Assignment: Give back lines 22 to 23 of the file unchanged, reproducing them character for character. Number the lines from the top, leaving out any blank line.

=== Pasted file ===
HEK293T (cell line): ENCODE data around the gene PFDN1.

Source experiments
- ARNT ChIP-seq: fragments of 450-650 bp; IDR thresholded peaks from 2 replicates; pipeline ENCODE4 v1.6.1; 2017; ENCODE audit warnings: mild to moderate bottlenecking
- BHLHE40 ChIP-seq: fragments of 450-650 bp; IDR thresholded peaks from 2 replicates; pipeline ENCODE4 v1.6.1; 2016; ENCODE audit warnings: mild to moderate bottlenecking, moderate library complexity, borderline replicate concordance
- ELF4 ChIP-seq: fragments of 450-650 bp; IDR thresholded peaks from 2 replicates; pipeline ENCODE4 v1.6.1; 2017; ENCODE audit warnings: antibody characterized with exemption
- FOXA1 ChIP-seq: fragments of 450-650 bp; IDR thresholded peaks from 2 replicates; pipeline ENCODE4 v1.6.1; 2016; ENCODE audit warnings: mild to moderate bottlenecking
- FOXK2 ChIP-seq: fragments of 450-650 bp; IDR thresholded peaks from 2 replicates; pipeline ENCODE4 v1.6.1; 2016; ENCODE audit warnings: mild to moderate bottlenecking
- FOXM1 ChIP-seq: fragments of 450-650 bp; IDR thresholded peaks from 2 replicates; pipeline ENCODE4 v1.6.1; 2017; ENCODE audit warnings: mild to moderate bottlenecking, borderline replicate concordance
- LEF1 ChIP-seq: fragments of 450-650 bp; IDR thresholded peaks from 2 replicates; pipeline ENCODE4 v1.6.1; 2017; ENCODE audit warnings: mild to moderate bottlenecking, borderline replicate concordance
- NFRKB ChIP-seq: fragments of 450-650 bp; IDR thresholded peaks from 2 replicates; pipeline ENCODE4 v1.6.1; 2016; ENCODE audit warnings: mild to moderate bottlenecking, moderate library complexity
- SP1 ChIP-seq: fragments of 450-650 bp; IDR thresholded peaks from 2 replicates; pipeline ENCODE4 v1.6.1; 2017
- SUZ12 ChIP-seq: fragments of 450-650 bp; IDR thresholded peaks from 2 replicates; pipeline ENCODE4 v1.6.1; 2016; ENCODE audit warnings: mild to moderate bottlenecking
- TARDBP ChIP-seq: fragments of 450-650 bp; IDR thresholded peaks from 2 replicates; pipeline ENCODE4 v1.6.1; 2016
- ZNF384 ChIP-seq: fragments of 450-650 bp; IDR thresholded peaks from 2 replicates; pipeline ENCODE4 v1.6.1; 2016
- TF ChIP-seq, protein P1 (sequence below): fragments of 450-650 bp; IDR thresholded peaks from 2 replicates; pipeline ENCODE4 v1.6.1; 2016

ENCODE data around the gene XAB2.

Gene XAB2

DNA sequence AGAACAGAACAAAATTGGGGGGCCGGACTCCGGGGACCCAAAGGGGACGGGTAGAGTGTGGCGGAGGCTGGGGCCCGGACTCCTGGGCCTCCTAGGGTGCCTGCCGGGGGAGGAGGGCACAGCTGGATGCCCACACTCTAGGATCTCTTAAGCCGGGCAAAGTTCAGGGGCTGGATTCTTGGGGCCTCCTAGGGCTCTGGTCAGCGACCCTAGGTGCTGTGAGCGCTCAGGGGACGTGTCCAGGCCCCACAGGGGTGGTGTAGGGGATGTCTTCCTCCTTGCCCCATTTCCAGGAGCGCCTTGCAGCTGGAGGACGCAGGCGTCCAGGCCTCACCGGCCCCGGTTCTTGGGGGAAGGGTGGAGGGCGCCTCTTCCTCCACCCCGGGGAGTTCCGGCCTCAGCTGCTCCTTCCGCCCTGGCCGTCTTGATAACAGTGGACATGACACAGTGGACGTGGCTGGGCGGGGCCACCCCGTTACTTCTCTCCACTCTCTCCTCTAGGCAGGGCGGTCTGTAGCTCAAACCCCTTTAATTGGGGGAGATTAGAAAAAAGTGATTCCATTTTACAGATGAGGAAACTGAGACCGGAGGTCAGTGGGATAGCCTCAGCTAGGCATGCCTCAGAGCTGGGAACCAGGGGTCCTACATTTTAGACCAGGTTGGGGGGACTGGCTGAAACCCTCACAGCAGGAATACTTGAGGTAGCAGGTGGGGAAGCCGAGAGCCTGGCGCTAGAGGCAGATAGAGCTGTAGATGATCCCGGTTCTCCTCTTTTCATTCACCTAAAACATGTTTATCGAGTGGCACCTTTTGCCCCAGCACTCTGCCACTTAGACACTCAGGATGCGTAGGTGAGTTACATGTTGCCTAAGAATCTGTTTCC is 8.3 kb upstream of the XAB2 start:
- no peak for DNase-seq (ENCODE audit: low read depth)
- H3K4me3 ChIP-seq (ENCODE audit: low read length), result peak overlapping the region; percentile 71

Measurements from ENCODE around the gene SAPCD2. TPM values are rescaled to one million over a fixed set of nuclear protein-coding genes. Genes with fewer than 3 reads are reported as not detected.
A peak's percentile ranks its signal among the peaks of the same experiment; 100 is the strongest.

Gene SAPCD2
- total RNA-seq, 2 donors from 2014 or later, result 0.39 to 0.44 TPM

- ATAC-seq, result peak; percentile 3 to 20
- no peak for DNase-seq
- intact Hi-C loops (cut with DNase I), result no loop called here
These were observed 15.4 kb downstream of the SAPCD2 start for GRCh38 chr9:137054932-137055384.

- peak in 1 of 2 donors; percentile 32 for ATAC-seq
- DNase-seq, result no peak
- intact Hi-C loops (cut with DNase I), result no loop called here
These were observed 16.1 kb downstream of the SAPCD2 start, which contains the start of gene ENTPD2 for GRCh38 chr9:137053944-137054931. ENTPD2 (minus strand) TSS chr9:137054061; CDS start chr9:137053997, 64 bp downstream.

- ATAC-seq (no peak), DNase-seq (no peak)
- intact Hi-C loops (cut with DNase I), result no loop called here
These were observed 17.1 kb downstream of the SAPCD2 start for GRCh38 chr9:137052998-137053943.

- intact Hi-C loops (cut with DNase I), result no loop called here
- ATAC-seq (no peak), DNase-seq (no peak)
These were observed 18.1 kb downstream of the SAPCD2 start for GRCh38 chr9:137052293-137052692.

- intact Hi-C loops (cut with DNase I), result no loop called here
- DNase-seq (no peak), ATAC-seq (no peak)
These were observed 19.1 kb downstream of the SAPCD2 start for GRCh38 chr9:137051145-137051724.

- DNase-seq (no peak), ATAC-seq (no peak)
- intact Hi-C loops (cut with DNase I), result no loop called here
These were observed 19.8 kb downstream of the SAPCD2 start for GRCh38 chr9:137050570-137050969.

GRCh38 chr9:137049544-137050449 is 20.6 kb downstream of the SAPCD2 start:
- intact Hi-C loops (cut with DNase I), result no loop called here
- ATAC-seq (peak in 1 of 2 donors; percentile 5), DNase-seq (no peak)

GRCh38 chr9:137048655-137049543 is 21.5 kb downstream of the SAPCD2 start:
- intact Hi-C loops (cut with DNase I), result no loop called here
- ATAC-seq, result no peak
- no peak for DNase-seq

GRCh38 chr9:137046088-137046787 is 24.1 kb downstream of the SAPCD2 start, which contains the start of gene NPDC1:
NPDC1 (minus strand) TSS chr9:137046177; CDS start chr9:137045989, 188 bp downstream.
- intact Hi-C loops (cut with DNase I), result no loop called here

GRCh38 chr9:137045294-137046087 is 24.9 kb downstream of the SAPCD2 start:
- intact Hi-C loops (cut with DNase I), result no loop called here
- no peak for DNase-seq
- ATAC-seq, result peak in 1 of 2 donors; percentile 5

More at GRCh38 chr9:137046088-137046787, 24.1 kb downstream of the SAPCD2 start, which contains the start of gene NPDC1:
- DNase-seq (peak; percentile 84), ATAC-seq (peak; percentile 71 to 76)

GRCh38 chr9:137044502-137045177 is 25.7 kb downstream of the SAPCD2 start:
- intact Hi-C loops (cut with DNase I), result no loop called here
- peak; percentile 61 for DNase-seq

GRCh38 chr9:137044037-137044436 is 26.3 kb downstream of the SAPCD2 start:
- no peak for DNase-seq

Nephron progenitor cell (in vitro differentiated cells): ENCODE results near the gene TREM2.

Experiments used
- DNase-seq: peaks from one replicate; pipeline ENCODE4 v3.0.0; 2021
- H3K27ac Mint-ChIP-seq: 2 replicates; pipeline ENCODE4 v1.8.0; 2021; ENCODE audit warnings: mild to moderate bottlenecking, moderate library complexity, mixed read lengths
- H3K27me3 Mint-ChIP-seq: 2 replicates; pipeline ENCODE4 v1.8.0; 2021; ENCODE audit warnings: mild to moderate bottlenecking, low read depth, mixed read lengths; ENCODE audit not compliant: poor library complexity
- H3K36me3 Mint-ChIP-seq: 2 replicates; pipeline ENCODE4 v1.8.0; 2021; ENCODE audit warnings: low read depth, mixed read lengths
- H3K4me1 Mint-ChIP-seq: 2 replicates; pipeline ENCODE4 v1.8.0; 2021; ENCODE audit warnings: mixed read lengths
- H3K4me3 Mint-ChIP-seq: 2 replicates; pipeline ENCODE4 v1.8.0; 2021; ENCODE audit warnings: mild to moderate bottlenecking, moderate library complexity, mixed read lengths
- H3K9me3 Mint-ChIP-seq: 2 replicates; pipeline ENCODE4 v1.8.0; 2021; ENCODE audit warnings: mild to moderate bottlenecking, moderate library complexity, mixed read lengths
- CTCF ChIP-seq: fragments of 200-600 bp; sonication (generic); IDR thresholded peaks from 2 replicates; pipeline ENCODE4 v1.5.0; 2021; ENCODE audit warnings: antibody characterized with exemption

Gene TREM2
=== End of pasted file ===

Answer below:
A peak's percentile ranks its signal among the peaks of the same experiment; 100 is the strongest.

Gene SAPCD2